Beaumont, Texas
    If it in any way helps to lighten things up a bit and create a few smiles, I'll vote for it!

    Of course, a skirt-blowing dumbass like me has a habit of cracking jokes at the annual Furrowed Brow convention.

    ;)
     
  14. paintandsk8

    paintandsk8 Pushin' my soul through the wire...

    May 12, 2003
    West Lafayette, IN
    Well Harrel and Treena both win. The block idea fixed my relief problem on the taurus quite nicely, and the shim idea let me lower the action on my peavey fretless quite a bit.
    Thanks for all the ideas.
     
  15. pkr2

    pkr2

    Apr 28, 2000
    coastal N.C.
    Ain't it great when a plan comes together? :)

    Harrell S.
     
  16. tkarter

    tkarter

    Jan 1, 2003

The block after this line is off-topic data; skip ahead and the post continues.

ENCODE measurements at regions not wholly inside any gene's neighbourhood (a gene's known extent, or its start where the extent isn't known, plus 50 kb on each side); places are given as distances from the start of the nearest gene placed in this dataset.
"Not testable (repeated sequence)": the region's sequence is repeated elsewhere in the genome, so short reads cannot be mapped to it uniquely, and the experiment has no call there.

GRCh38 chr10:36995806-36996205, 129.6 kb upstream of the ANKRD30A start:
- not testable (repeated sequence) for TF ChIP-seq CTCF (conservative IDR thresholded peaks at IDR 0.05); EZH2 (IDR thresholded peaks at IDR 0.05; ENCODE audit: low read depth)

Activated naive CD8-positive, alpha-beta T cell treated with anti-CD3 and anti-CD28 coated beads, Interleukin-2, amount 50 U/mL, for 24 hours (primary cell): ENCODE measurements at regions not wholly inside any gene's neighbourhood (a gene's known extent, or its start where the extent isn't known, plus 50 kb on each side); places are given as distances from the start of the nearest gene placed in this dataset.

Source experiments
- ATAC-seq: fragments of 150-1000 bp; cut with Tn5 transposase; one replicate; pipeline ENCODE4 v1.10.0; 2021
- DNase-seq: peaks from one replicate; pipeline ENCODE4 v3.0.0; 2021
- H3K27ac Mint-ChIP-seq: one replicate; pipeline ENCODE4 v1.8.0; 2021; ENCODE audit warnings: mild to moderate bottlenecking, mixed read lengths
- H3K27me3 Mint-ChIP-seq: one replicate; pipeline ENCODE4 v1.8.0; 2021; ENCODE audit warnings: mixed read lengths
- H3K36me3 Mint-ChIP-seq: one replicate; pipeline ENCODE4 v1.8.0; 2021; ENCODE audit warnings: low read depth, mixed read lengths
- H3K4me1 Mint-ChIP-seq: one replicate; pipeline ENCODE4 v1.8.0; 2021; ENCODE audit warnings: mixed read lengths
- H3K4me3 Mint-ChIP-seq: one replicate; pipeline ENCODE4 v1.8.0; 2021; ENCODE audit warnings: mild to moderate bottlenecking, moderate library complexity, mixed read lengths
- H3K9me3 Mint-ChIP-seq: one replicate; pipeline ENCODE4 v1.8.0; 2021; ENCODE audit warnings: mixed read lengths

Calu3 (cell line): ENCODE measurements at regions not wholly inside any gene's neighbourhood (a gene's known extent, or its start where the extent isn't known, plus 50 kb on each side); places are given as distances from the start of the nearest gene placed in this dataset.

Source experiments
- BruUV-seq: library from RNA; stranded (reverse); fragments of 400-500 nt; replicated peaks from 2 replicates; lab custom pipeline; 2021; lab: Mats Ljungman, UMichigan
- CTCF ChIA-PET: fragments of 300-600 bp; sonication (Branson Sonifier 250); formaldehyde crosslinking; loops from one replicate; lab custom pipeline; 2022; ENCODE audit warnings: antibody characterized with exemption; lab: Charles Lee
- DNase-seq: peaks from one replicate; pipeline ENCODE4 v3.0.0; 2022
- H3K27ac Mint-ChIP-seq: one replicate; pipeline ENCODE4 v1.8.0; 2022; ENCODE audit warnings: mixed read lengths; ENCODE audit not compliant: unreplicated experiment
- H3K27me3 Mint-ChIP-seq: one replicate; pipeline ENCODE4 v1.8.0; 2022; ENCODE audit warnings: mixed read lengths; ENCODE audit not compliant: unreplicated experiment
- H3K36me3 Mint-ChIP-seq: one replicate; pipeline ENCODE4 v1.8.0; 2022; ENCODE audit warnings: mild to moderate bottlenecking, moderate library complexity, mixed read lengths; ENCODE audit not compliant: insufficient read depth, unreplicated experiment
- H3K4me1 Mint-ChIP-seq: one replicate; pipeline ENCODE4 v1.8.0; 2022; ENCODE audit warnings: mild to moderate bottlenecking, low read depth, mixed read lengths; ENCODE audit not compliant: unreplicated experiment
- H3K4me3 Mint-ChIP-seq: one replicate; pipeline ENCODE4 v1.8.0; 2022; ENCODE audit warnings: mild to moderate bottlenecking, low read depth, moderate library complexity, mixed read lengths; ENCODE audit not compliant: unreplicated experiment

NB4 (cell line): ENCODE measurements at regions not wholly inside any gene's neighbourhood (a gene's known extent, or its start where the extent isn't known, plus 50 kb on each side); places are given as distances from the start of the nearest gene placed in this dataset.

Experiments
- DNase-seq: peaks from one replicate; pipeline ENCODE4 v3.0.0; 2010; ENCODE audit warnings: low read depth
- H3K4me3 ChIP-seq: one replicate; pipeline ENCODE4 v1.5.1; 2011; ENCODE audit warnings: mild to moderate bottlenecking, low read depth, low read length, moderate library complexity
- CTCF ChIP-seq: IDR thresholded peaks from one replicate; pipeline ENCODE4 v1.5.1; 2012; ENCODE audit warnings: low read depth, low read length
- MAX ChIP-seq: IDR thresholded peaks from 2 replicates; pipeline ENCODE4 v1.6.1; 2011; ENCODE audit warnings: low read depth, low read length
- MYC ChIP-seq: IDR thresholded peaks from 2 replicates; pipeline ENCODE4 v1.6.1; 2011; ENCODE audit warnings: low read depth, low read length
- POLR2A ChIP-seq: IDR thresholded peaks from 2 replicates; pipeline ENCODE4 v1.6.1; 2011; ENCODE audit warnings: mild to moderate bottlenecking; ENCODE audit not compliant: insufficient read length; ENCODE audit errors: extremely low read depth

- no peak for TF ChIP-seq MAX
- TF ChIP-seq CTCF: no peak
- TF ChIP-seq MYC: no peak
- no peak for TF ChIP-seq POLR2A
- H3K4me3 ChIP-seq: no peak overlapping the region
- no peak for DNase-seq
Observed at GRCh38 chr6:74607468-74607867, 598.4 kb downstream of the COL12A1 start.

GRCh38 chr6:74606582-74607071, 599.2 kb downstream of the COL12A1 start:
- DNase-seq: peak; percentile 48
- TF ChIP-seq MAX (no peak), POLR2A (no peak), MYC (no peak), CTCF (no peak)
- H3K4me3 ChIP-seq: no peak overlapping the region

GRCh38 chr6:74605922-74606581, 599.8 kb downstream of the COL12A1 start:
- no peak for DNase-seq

kansas
    The very reason I like my sig. It is True!!

    tk
     
  17. Great post, I never thought about using a block of wood. I'm going to try it on a Yamaha that could use a little more relief.

    I would like clarification on the string tension thing. From the D'Addario site, their .105 E string requires 41.5 lbs of tension. Their heavier .110 E string requires 44.8 lbs of tension. The conclusion I get is that for more tension, go with heavier strings, not lighter.
     
  18. I agree that heavier strings cause more tension.

    My point about lighter guage strings was that they would help with this persons situation for a "quick fix", instead of neck relief.

    The buzzing on the board could have been fixed by adjusting the string height. But, then the action would have been to high......:meh:

    Harrell S, knows his stuff, you can see this by reading many of his posts here in the setup forum, he knows what he's talking about, seems he has a lot of experience.

    [​IMG]
    Treena